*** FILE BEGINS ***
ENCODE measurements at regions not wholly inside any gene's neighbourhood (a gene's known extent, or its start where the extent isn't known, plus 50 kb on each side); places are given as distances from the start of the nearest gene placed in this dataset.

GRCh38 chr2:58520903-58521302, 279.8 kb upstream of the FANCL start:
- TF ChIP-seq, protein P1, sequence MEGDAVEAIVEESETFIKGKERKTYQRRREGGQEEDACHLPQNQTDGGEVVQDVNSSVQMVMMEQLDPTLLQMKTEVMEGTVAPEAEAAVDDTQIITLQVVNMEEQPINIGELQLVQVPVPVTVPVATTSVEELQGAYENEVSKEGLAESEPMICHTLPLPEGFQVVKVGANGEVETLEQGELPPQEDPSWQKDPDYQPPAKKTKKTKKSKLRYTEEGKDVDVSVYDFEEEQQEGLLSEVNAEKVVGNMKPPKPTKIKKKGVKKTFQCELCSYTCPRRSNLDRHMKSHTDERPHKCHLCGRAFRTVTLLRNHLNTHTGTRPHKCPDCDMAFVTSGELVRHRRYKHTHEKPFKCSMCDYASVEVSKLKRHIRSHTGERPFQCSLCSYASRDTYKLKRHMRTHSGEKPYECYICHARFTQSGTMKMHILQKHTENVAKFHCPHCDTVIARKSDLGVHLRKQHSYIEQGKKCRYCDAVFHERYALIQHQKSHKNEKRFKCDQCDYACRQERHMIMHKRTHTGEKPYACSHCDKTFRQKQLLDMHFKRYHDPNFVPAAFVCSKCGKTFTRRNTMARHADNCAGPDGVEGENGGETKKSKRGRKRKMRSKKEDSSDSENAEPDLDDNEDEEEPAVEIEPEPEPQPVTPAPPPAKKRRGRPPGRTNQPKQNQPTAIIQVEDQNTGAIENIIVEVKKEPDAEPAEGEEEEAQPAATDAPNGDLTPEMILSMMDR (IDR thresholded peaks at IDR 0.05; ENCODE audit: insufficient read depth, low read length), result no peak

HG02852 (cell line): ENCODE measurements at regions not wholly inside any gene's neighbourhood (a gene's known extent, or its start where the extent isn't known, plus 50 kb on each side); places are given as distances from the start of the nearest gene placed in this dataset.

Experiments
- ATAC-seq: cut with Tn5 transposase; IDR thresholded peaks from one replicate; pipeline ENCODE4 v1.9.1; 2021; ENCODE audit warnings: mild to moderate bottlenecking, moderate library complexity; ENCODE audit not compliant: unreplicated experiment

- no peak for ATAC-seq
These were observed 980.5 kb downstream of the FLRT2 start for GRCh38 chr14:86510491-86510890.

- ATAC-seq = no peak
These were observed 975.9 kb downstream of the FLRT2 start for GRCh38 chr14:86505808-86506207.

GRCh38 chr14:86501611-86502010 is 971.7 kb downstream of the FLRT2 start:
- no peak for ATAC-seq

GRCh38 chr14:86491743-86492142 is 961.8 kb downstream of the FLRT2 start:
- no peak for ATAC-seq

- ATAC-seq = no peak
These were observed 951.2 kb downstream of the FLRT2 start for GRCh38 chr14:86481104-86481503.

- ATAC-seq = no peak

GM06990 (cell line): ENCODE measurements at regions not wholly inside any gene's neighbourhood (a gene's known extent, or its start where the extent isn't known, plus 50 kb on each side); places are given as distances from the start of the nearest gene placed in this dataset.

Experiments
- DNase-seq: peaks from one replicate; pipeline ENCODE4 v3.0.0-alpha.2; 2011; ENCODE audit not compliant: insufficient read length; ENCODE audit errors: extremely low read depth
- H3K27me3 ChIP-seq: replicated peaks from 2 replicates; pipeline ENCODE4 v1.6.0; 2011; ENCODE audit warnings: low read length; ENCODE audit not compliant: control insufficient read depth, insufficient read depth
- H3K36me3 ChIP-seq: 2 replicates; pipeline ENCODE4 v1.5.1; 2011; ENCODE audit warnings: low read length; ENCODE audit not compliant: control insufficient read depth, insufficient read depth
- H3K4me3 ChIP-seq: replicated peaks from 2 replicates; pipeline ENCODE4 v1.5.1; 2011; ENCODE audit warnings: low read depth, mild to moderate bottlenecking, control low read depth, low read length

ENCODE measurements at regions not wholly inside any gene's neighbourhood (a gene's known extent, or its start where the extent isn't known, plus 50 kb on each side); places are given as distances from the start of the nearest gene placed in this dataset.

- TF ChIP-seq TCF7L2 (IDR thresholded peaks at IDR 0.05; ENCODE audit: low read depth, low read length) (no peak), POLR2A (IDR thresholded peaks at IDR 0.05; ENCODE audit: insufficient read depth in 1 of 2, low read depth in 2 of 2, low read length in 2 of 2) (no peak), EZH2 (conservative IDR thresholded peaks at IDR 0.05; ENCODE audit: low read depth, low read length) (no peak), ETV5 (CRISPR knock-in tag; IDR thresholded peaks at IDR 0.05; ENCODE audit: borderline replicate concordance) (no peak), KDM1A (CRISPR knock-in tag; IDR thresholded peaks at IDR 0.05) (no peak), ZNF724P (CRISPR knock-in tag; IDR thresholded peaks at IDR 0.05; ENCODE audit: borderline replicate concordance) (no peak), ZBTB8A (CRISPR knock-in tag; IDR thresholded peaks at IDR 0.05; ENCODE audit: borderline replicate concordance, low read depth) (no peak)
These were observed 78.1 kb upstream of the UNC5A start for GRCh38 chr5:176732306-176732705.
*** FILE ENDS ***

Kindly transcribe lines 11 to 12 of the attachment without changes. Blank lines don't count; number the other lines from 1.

GRCh38 chr14:86501611-86502010 is 971.7 kb downstream of the FLRT2 start:
- no peak for ATAC-seq